Accessibility: As per the policy of the Admiral Bar, access to the venue “can only be provided to patrons who are sufficiently mobile and capable of independently evacuating premises, or with the minimum of assistance.” Unfortunately, this leaves the basement inaccessible to most wheelchair uses.
Night Shelter Volunteer Recruitment Open Day
Wednesday, October 1 at 7:30pm – 9:00pm
Contact email@example.com for full info
On Wednesday 1st October we’re planning a Volunteer Recruitment Open Day at the Night Shelter for people to come and find out a bit more about volunteering at the night shelter.
There’ll be a tour of the shelter as well as people talking about their experiences of volunteering as well as some of the men who stay at the shelter explaining what the shelter means to them.
It will be an ideal opportunity for anyone who has thought about volunteering at the night shelter to find out more about what it is like and what volunteering at the shelter involves.
Forming the Social Centre Collective
Thursday, October 9 at 6:00pm – 9:00pm
The Electron Club Room, CCA, 350 Sauchiehall St, G2 3JD
The next in a series of meetings to form a social centre collective. After our last meet we decided that all members of the collective would work towards a shared set of aims & principles (both in terms of the ideals of any project we undertake and the physical requirements of such a project) and work towards a shared safer space policy that every collective member would actively work to uphold.
This meeting looks to carry on the conversation about what these will all look like.
RiB at Document
Saturday, October 11 at 12:00pm until late
CCA, 350 Sauchiehall St, G2 3JD
The Radical Independent Bookfair will be doing a one day stall this year at our favourite human rights documentary film festival. We will be located up in the balcony. Setting up in the morning for a lunchtime opening we will likely be open till after the last film comes out.
Spirit of Revolt Archive and The Common Good @ Document 12
Saturday, October 11 at 12:00pm onwards
CCA, 350 Sauchiehall St, G2 3JD
Spirit of Revolt archive collective will show their display on the Con&Wealth along side a short film, chat and mini exhibition about the
Spirit of Revolt.
SOR set up 2 years ago and is an important project to come out of the Glasgow. As an archive of dissent it digs up and preserves Glasgow’s,Clydeside’s and wider Anarchist and Libertarian-Socialist past and present. The everyday struggle for a fairer life has industrial and cultural activism at heart, a colourful and empowering history. Come and find out what SOR does and how you could turn Glasgow’s radical history into useful tools for future action.
Common Good Awareness Project will present a film and discussion in the Electron Club (Film 2:00pm Discussion 3:00pm).
The film was made to create awareness and understanding of the Common Good, and to support the Portobello Park campaign, where a dangerous president through the use of private bills could have a devastating effect on Common Good assets across the country.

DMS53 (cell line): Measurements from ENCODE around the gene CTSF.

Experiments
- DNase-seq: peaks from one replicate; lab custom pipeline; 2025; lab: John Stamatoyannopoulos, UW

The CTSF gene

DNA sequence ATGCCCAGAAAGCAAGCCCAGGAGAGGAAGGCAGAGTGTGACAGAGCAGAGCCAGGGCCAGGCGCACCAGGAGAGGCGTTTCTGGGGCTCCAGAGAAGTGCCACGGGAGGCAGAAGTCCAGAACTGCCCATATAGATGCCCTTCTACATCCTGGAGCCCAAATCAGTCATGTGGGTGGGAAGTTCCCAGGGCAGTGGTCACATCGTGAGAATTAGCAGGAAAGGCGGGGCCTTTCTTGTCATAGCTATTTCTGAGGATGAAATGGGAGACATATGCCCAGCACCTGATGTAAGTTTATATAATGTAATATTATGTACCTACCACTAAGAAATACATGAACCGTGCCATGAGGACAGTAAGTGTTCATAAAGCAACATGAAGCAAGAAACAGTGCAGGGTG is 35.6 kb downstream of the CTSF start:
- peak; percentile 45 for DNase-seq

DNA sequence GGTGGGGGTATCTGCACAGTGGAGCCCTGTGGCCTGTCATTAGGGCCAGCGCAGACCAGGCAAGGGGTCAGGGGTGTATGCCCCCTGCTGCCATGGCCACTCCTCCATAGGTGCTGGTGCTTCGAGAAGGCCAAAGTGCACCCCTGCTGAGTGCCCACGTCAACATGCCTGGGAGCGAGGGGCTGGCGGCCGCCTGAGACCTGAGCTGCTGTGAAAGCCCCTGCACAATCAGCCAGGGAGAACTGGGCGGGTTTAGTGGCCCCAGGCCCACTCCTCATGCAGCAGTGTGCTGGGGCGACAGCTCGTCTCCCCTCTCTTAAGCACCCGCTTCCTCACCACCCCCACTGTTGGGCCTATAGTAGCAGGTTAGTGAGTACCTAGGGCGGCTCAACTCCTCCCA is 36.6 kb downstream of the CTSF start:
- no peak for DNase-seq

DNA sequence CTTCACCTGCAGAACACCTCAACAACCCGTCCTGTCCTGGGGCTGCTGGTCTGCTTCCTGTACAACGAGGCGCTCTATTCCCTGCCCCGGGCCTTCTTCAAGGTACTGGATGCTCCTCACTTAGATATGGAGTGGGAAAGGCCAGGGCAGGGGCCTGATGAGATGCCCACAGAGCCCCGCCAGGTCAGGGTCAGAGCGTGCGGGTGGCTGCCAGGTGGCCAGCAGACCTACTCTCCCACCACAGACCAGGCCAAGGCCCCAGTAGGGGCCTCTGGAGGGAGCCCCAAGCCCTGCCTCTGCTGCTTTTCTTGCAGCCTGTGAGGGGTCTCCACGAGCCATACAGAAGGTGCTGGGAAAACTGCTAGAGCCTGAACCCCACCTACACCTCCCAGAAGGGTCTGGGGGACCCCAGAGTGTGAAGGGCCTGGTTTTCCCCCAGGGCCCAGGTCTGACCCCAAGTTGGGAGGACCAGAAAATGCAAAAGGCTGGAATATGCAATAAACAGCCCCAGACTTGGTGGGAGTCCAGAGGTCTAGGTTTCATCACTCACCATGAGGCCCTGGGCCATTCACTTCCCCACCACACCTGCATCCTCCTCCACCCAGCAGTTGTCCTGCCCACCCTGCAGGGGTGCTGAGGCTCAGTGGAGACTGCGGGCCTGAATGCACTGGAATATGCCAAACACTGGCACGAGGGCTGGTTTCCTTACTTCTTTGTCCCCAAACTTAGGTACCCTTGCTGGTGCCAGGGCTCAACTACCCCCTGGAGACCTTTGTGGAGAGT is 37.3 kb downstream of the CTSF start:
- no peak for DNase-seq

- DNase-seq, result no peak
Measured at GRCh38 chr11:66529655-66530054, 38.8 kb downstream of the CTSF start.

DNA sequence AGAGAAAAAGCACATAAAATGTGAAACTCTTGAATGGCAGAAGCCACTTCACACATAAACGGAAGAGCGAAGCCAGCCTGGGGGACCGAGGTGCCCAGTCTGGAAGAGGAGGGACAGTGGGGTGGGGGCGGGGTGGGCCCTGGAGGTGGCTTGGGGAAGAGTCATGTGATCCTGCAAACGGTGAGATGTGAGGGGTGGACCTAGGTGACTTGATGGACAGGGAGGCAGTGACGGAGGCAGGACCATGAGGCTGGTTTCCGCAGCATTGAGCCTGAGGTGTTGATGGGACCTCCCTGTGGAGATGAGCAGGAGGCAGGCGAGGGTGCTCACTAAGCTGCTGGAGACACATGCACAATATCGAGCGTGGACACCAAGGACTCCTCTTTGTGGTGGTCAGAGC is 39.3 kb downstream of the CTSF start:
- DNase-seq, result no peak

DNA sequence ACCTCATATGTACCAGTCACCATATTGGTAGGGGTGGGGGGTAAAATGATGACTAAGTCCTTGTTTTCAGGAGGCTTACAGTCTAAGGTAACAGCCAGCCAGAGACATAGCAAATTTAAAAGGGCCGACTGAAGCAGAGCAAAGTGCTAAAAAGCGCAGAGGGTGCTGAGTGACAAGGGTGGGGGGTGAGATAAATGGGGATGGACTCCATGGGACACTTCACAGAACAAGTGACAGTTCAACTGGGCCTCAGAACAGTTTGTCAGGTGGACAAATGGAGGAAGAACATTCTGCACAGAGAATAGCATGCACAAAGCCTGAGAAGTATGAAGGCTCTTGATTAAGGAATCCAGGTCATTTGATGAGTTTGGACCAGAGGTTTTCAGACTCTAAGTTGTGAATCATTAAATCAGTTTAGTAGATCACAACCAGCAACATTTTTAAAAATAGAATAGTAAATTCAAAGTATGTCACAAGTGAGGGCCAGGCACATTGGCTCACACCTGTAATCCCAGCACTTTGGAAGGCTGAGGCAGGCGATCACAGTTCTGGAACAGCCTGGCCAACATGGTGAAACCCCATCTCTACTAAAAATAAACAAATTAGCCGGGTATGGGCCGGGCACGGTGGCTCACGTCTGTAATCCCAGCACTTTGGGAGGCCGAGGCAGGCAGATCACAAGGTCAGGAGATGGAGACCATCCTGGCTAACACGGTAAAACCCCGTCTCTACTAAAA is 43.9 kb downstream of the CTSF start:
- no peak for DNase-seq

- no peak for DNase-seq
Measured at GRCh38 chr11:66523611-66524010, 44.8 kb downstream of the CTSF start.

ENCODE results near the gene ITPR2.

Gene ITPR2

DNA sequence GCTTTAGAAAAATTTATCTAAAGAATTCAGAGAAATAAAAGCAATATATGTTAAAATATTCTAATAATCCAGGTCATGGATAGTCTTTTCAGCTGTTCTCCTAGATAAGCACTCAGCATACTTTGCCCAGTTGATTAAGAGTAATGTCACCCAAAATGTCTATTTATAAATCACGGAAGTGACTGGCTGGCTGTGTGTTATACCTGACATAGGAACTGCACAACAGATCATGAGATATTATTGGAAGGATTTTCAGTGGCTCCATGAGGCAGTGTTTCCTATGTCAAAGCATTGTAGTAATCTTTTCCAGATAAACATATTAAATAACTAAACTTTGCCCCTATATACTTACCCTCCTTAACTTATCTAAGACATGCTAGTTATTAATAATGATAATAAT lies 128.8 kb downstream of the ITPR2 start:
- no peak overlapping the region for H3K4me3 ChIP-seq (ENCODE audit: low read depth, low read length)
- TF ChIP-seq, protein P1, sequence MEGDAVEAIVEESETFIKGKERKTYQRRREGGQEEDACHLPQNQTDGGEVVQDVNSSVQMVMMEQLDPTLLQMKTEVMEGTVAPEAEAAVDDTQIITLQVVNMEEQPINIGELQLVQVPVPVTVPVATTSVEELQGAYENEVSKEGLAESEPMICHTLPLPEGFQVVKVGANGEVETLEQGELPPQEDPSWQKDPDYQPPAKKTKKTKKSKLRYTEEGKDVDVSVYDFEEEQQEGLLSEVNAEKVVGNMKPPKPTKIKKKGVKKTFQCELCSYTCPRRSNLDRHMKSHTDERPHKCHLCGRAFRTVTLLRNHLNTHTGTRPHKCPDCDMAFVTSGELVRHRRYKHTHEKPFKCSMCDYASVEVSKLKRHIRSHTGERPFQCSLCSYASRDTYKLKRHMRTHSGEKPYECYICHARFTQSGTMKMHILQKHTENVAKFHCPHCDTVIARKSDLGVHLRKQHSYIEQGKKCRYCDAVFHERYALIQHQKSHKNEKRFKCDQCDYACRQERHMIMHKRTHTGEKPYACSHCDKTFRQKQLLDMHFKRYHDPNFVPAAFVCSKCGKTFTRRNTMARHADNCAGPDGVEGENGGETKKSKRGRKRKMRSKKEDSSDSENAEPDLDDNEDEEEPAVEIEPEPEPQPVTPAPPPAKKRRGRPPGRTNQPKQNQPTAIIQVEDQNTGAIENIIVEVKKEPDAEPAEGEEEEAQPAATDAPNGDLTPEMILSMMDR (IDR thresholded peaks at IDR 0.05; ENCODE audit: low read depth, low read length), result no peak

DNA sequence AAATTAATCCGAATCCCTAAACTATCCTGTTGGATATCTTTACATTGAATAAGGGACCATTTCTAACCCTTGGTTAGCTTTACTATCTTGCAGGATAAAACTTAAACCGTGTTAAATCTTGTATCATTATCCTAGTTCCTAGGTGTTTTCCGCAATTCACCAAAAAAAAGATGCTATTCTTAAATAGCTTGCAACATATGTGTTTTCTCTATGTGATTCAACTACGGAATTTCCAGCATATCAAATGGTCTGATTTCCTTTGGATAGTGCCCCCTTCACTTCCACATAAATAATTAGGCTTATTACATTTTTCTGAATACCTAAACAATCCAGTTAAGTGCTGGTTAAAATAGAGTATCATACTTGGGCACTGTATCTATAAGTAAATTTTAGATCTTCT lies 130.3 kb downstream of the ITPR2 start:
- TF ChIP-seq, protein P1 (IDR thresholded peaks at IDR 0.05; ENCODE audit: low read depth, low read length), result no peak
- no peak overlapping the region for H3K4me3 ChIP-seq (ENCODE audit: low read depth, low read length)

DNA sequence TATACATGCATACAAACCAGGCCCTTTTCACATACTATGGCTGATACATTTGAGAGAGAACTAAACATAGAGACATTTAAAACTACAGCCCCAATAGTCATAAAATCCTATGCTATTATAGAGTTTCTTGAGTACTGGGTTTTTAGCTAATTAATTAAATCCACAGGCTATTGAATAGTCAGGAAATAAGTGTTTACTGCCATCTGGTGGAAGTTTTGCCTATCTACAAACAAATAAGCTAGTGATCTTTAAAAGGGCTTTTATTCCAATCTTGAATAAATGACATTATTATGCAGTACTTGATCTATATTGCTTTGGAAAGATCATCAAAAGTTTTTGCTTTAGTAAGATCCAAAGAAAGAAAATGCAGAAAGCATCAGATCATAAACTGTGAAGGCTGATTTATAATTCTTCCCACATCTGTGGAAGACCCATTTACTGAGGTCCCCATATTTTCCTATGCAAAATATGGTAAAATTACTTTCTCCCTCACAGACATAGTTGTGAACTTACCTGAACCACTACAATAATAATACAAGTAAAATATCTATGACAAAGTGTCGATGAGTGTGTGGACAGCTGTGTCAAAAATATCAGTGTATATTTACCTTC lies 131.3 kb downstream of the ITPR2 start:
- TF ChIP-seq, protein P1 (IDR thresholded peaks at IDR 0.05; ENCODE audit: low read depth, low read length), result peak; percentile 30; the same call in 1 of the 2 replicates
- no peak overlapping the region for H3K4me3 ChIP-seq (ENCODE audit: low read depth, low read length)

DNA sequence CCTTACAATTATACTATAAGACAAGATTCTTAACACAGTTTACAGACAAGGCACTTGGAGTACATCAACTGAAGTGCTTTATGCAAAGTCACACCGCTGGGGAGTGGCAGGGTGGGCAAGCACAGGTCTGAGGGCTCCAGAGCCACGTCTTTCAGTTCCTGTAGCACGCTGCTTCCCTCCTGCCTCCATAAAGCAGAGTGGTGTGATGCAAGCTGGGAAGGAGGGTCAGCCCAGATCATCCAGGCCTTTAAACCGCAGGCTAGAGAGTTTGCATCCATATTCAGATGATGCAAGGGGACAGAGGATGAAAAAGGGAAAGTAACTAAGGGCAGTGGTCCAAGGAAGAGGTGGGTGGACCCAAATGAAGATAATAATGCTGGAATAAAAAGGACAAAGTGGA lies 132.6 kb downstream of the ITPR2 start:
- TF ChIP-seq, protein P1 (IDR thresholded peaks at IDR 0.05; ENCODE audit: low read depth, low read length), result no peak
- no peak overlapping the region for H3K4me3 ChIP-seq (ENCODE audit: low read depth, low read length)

We will be discussing 3 aspects concerning Common Good:
1. Scotland’s Common Good Fund is 500 years of our common stuff! Our publicly owned assets preserved from across Scotland are now worth tens of millions of pounds. But their value has dwindled mostly due to mismanagement of the fund, by elected city councillors who are its stewards. We believe these assets, part of our working class history, should be used for us – as a social networking tool across the country, to help empower communities, particularly young folk, who will lose most if these assets are allowed to conveniently disappear.
2. The Farmhouse The farmhouse is an old building in Elder Park, Govan and is part of the Common Good Fund. By being transformed into an independent resource centre by us, we are creating a template for Scotland, showing others how to identify and bring Common Good assets back into community use.
3. Participatory Action Research The Farmhouse Project involves everyone from planning it, building skills as well as deciding how the resource will be used. By practising new skills like filming, audio, interviewing, presenting and documentation the project will capture key interests and concerns. Our local issues are actually city wide so the research could be spread across the city. Come and find out how we will do this.
Contact info: bob@citystrolls
Would you eat a GM Chicken? – Prof. Helen Sang | Glasgow Skeptics
Monday, October 13 at 7:00pm – 9:30pm
The Admiral Bar, 72a Waterloo Street, G2 7DA
The recent development of a range of technologies for genetic modification of animals means that the possibility of genetically modified farm animals being licensed for human consumption is getting closer. What are these technologies, and what are the applications that are being developed? The current regulations for licensing GM animals for food, including the differences between assessing GM animals and plants, will be discussed. Many of the objections to the use of GM technologies relate to societal issues rather than technological risks, so how does this relate to possible introduction of GM animals for food?
Professor Helen Sang was born in Edinburgh but went to high school in Brighton. She is a geneticist and molecular biologist, with a degree and PhD from Cambridge University. She continued her research career with postdoctoral fellowships at Harvard and Edinburgh universities. Since the 1980s, she has led a research group at the Roslin Institute (famous as the home of Dolly the sheep), with a research goal to develop methods for genetic modification of chickens with applications in basic biomedical research and for improving chicken breeds, particularly for enhancing resistance to major diseases including bird flu.
Doors open at 19:00 for a start at 19:30 sharp.
Accessibility: As per the policy of the Admiral Bar, access to the venue “can only be provided to patrons who are sufficiently mobile and capable of independently evacuating premises, or with the minimum of assistance.” Unfortunately, this leaves the basement inaccessible to most wheelchair users.